Scientists from Japan and Australia have proposed a novel 2D design for quantum computers that can be constructed using existing integrated circuit technology.
According to researchers at Massachusetts Institute of Technology, USA, it will likely take several years of research before quantum computers reach their full potential. However, a new innovative design by Tokyo University of Science, Japan, RIKEN Centre for Emergent Matter Science, Japan, and University of Technology, Australia, has the potential to solve a myriad of problems facing the current 3D packaging for scaled-up quantum computers.
Unique and innovative solutions to quantum computing
Led by Professor Jaw-Shen Tsai, Tokyo University of Science, the research consortium propose a unique solution to this qubit accessibility problem by modifying the architecture of the qubit array.
‘Here, we solve this problem and present a modified superconducting micro-architecture that does not require any 3D external line technology and reverts to a completely planar design’, commented researchers in their new paper published in the New Journal of Physics.
The scientists began with a qubit square lattice array and stretched out each column in the 2D plane. They then folded each successive column on top of each other, forming a dual one-dimensional array called a ‘bi-linear’ array. This put all qubits on the edge and simplified the arrangement of the required wiring system.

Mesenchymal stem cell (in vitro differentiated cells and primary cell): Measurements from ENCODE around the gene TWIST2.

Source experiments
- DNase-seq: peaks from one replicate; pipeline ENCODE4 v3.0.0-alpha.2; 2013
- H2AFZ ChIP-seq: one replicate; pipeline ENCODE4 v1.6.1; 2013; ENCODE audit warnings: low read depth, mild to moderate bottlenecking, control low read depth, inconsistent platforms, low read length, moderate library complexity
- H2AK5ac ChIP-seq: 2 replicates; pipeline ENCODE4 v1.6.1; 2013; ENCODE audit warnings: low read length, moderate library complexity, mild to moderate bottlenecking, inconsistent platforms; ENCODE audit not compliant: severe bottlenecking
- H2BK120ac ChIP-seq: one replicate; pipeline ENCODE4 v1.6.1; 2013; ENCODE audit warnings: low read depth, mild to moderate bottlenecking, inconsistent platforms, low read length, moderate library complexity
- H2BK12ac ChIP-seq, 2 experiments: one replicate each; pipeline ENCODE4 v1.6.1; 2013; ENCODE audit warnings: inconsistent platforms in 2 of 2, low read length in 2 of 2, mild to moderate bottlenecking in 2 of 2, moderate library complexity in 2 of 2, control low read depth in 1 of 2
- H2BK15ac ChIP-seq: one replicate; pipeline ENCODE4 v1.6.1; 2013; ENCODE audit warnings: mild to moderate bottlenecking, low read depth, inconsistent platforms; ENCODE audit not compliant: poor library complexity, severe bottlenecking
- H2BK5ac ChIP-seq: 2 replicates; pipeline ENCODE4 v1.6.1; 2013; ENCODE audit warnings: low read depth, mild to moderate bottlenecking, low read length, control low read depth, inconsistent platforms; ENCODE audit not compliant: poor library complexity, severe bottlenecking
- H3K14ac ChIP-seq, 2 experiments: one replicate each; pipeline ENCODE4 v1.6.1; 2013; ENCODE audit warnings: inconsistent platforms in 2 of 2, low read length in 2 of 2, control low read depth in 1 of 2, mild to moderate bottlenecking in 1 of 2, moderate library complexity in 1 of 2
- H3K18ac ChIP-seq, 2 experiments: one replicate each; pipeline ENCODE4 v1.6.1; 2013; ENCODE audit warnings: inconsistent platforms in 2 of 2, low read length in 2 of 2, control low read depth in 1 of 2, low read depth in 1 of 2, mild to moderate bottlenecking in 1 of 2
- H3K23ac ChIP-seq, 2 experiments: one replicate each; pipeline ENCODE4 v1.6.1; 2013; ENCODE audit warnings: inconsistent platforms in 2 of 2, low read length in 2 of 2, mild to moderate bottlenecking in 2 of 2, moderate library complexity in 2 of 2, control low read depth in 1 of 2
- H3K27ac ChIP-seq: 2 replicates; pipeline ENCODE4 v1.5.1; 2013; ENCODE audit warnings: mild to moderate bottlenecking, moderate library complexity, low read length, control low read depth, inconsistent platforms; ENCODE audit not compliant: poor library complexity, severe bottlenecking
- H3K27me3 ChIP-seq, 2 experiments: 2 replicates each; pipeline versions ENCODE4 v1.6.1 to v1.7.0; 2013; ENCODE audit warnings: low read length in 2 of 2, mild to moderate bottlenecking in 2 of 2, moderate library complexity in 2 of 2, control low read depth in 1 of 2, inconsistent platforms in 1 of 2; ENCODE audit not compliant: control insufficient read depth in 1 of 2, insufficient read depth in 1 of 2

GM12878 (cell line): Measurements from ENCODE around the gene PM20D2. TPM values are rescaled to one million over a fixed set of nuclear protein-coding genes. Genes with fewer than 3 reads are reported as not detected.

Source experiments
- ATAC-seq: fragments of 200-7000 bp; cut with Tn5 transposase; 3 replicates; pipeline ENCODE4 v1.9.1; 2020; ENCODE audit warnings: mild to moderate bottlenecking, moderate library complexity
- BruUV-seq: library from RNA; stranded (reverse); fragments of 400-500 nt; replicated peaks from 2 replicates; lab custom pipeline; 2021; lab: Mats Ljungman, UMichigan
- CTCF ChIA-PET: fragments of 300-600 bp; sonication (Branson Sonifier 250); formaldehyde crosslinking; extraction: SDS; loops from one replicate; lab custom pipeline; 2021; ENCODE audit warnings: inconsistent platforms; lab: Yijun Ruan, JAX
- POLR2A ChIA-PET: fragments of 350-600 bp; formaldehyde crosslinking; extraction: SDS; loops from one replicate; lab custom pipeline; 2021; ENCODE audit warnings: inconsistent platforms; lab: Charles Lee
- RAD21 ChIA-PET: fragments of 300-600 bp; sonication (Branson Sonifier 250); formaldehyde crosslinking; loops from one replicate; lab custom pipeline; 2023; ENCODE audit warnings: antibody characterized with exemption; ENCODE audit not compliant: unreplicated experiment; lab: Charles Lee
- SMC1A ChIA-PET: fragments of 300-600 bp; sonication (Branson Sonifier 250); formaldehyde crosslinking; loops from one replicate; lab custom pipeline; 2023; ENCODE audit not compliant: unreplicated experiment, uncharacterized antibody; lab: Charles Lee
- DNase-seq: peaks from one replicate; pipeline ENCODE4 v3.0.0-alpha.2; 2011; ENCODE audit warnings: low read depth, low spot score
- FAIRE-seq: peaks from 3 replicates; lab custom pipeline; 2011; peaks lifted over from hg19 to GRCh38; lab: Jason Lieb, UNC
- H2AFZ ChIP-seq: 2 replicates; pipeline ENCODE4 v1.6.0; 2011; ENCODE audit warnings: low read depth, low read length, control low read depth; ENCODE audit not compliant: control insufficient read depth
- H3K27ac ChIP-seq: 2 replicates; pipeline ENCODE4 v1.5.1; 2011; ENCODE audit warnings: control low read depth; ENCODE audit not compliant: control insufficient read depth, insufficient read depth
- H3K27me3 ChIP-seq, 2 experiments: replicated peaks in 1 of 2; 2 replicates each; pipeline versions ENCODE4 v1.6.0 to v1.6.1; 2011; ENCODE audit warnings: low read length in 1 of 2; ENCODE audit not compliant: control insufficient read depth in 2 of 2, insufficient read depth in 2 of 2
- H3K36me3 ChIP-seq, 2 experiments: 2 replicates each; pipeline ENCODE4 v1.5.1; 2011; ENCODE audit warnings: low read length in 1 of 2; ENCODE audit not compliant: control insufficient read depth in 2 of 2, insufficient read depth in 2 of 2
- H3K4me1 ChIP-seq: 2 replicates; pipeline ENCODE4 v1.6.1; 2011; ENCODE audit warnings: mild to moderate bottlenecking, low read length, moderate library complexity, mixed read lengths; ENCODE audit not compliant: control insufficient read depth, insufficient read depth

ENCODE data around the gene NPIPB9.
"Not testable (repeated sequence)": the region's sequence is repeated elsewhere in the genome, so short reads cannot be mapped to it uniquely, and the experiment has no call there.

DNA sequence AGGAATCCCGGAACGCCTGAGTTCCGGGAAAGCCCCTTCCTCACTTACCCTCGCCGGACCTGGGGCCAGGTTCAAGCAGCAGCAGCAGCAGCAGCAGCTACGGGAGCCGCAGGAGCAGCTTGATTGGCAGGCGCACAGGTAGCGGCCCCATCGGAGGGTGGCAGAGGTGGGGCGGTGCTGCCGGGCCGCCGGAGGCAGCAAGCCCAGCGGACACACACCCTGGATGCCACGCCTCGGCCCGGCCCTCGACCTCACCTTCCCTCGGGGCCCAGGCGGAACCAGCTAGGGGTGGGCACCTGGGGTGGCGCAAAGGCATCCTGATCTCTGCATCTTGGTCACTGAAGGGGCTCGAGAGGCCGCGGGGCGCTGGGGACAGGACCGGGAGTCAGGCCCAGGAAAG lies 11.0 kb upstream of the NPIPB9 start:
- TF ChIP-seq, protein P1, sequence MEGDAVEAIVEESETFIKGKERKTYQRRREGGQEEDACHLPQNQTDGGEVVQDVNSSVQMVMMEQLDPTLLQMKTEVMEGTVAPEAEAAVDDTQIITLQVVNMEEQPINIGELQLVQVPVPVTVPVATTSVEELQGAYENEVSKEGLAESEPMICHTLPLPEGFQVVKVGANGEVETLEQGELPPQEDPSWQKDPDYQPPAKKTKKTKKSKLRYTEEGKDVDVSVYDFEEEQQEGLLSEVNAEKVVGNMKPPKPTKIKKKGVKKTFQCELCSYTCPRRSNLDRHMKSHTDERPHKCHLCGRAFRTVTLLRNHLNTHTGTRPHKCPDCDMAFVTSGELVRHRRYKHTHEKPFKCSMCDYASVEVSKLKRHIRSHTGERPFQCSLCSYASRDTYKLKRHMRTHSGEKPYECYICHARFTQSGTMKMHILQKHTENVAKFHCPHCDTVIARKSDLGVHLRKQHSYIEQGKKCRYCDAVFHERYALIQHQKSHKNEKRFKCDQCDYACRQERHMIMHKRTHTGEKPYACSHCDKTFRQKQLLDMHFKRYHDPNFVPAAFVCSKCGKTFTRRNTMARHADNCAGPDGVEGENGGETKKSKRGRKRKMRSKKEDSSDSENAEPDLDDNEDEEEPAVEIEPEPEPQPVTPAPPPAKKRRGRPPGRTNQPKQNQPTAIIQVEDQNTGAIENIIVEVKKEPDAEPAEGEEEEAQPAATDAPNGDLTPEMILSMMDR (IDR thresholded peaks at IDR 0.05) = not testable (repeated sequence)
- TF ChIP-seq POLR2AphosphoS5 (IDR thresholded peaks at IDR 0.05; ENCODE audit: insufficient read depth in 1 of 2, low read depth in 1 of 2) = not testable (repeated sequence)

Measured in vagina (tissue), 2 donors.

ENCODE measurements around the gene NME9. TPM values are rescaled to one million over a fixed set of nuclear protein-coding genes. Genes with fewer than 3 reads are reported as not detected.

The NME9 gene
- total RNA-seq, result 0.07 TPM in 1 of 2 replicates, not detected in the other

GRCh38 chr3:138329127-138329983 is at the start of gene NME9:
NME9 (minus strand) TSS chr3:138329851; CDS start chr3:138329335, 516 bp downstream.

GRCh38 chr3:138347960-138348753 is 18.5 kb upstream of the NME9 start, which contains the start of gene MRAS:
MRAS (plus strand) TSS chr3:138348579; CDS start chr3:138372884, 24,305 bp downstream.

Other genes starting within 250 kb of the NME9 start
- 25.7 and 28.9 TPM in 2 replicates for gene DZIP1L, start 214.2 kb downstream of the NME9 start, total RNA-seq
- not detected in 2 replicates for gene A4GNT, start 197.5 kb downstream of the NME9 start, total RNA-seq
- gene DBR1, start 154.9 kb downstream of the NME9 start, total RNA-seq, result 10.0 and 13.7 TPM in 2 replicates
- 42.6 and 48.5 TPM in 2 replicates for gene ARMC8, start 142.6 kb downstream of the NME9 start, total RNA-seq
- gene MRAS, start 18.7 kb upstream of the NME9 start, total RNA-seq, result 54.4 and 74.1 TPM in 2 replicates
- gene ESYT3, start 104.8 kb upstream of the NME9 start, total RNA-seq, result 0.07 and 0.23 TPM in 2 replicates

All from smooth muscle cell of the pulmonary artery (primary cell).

In this new arrangement, some of the inter-qubit wiring overlaps, but because these are the only overlaps in the wiring, simple local 3D systems such as airbridges at the point of overlap are enough, and the system overall remains in 2D.
The research consortium evaluated the feasibility of this new arrangement through numerical and experimental evaluation in which they tested how much of a signal was retained before and after it passed through an airbridge. Results of both evaluations showed that it is possible to build and run this system using existing technology and without any 3D arrangement.
The importance of this research
It is expected that when error-corrected and fault-tolerant quantum computation is achieved, scientific and technological advancement will occur at an unprecedented scale.
Quantum computers use the fundamentals of quantum mechanics to process large amounts of information much faster than classical computers.
The basic units of a quantum computer are the ‘quantum bits’ or ‘qubits’. These are typically atoms, ions, photons, subatomic particles such as electrons, or even larger elements that simultaneously exist in multiple states, making it possible to obtain several potential outcomes rapidly for large volumes of data.
Theoretically, quantum computers require that these qubits be arranged in two-dimensional arrays, where each qubit is coupled with its nearest neighbour and is connected to the external control lines and devices. Once the number of qubits is increased, it becomes difficult to reach them from the exterior.